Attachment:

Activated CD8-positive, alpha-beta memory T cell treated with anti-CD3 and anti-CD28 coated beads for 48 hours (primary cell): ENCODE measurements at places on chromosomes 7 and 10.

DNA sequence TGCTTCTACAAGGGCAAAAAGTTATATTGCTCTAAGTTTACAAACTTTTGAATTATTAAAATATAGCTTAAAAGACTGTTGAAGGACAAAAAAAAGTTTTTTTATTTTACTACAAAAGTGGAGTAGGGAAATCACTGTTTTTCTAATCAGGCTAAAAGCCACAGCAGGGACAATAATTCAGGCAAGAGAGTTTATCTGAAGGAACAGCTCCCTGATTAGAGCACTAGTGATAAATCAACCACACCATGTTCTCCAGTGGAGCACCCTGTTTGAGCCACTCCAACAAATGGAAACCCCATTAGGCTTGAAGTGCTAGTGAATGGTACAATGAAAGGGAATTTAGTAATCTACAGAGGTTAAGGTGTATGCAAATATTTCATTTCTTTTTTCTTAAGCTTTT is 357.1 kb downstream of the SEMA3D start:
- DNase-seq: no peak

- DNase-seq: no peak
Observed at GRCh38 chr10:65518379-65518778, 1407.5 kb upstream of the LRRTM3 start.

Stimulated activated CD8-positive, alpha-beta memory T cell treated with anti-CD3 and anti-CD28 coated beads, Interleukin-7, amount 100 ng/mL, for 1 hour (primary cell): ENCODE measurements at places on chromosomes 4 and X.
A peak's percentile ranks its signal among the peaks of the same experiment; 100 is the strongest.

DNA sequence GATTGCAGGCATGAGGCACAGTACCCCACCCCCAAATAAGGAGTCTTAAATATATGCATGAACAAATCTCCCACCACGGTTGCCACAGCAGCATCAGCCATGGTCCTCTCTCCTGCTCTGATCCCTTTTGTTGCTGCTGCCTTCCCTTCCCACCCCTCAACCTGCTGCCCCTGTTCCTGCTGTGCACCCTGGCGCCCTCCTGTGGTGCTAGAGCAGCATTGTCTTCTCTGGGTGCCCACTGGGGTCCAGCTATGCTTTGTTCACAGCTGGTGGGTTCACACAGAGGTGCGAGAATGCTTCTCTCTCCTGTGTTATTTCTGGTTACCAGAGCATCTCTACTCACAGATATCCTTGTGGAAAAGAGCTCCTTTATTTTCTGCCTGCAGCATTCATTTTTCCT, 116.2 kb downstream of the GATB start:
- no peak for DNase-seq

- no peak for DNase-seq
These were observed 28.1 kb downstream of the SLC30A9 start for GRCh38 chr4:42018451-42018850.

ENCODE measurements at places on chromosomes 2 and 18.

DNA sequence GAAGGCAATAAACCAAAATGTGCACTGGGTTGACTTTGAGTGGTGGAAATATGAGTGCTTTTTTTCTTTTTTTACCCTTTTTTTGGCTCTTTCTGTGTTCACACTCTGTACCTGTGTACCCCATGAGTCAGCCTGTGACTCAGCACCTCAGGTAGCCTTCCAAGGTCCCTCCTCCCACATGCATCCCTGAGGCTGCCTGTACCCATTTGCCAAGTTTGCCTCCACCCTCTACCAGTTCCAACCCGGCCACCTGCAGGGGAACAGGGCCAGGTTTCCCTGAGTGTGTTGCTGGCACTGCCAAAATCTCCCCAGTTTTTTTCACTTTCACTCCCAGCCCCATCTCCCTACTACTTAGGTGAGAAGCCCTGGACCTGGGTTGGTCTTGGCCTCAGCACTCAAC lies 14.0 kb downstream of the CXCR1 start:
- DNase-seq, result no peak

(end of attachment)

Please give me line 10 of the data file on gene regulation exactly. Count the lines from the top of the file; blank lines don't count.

- no peak for DNase-seq